July 19, 2012

DOD officials explain sequestration dangers

Jim Garamone
American Forces Press Service

WASHINGTON – Pentagon officials continue to work to avoid the looming threat of sequestration, Frank Kendall, the new undersecretary of defense for acquisition, technology and logistics, said here yesterday.

Kendall spoke to Pentagon reporters in his office about sequestration, and the effect it would have on the department and the defense industrial base.

Sequestration comes out of the Budget Control Act. Now due to take effect in January 2013, sequestration calls for $500 billion in cuts from defense on top of $487 billion in defense cuts already agreed to.

Kendall believes that additional budget reductions called for through sequestration would damage DOD’s ability to defend the nation and create a hollow force.

“Cuts are one thing, but cuts in this irrational fashion is another thing entirely,” the undersecretary said.

Defense industry leaders are right to be worried about sequestration, he said. “They understand the impact of this probably better than anyone else. The main impact of this will probably be on them,” Kendall said.

Many defense firms are readying for sequestration with letters going to employees and general belt-tightening, the undersecretary said.

Within DOD, “the investment accounts are going to be hit hard and in a very irrational way,” Kendall said. “A lot of the work we’ve done over the past couple of years is going to be put at risk, if not more than that.”

Sequestration rules allow the president to exempt military personnel accounts from the process. If that happens, “then a greater burden falls on the other accounts — including operations and maintenance and [research and development] accounts,” Kendall said.

“Sequestration applies to funding that is not yet obligated, he said. “The reduction assigned to acquisition programs is based on the unobligated funding at the time sequestration goes into effect.”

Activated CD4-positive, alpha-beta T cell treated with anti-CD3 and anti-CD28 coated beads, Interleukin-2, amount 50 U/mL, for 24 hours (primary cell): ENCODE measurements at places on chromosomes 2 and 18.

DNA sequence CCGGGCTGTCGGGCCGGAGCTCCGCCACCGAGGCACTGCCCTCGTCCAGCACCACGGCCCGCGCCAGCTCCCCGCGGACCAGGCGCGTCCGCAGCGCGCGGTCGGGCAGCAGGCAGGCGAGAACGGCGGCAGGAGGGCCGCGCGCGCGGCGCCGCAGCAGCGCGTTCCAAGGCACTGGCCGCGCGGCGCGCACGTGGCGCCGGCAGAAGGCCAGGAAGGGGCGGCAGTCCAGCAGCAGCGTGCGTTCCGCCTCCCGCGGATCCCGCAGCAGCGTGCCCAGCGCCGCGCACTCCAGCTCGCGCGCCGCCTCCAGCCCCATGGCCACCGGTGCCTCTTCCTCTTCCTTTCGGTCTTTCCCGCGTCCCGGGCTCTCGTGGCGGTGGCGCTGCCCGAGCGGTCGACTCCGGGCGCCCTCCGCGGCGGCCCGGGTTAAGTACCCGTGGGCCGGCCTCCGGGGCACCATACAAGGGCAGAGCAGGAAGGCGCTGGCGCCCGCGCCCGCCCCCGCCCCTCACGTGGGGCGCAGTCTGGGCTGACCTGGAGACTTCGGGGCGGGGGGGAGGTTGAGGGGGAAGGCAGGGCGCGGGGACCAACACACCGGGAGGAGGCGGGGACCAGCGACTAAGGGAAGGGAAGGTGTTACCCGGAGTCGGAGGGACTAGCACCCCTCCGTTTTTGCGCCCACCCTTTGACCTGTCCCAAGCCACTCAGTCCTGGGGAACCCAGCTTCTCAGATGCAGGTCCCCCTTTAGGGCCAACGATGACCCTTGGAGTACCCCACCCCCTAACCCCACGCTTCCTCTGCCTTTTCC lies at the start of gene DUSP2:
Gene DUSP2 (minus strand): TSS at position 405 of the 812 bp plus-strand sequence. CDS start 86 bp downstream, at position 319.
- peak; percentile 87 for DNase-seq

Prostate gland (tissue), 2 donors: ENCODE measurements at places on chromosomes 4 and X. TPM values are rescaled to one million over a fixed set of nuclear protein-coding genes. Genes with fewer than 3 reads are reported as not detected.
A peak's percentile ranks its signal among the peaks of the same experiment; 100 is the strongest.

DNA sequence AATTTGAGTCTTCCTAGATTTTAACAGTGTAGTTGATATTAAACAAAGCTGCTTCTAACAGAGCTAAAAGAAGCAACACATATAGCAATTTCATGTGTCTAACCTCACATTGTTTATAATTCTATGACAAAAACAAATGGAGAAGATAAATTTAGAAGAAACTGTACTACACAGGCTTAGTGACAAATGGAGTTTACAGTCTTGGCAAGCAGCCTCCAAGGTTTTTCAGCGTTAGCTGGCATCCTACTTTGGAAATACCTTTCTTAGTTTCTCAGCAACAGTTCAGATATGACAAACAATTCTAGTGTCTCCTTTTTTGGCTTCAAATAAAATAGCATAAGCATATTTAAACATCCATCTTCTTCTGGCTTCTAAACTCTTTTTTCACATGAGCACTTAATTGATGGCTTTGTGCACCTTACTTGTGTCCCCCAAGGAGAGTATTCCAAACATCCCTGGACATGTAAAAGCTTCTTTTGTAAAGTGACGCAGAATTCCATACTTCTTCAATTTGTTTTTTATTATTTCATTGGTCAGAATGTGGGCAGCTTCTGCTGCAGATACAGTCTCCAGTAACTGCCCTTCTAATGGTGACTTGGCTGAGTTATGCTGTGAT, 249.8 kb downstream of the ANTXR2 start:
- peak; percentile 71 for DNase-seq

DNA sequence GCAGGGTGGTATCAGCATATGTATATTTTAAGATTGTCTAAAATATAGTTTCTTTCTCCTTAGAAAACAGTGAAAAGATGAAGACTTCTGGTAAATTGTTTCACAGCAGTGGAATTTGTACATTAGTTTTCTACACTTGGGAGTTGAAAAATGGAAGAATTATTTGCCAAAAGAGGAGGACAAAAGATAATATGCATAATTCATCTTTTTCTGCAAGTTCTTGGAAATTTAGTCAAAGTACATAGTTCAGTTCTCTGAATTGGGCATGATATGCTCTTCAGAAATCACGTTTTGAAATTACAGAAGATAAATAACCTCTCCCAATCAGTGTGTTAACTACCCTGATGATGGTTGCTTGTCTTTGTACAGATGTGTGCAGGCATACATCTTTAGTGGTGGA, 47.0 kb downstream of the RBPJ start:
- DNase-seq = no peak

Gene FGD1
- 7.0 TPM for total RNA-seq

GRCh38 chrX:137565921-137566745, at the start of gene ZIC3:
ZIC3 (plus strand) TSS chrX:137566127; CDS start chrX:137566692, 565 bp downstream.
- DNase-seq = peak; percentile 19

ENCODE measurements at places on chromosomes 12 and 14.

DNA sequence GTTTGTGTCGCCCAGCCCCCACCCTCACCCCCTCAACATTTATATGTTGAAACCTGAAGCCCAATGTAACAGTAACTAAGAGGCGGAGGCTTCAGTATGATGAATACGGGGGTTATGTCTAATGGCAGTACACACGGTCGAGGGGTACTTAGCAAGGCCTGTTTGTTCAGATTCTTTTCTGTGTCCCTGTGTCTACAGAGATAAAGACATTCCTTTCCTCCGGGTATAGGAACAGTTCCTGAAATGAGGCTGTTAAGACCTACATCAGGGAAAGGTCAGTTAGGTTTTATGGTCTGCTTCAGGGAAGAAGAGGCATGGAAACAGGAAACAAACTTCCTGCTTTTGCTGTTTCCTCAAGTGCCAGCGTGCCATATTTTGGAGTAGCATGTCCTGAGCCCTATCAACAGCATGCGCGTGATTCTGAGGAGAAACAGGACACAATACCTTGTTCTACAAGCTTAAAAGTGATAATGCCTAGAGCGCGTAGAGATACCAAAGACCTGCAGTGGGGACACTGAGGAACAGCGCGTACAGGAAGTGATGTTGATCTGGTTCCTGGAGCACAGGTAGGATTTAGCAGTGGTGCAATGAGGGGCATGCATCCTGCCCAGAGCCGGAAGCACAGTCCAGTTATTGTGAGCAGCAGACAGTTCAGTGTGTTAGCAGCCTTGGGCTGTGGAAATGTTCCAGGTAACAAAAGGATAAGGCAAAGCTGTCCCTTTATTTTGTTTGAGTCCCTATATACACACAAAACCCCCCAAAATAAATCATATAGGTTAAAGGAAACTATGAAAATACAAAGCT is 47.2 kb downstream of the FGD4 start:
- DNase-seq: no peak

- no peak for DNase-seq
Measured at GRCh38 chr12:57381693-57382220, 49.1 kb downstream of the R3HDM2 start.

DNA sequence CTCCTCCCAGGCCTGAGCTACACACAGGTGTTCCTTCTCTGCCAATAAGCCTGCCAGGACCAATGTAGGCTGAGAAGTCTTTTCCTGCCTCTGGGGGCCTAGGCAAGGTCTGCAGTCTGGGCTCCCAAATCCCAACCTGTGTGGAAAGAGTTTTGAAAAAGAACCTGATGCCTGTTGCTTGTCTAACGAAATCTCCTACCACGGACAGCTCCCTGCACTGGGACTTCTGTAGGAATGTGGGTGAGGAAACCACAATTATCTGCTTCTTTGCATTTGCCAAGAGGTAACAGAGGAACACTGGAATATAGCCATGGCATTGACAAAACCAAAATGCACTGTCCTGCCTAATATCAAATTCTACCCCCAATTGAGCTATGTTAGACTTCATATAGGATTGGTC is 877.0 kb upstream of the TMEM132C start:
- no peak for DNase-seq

In general, this means the reduction will be applied to funds not yet on contract, Kendall said. A small subset of acquisition programs — some research and development contracts, incrementally funded ships, multiyear contracts — are funded year by year, he said, so they are on contract, but not all the funding is obligated up front.

“This raises the pain for everybody else,” Kendall said. “We’re trying to send a strong message that sequestration is just an unacceptable outcome. It’s completely unnecessary, there’s no reason it should occur. The Congress simply has to act to avoid it, and we’re hopeful that it will.”

No one on Capitol Hill thinks this is a good process, he said.

“Everyone thinks this is a bad idea, and almost everybody thinks we should do something to avoid it,” Kendall said. “I haven’t talked to anyone yet who knows how to do that.”

The undersecretary said it is the general belief that nothing will happen on sequestration before the November presidential elections.

“There are a number of schemes that have been talked about up on the Hill,” he said. “So far all of the ones I’ve heard about are not politically workable. There’s a chance that there will be a delay in implementation, which just defers the problem.”

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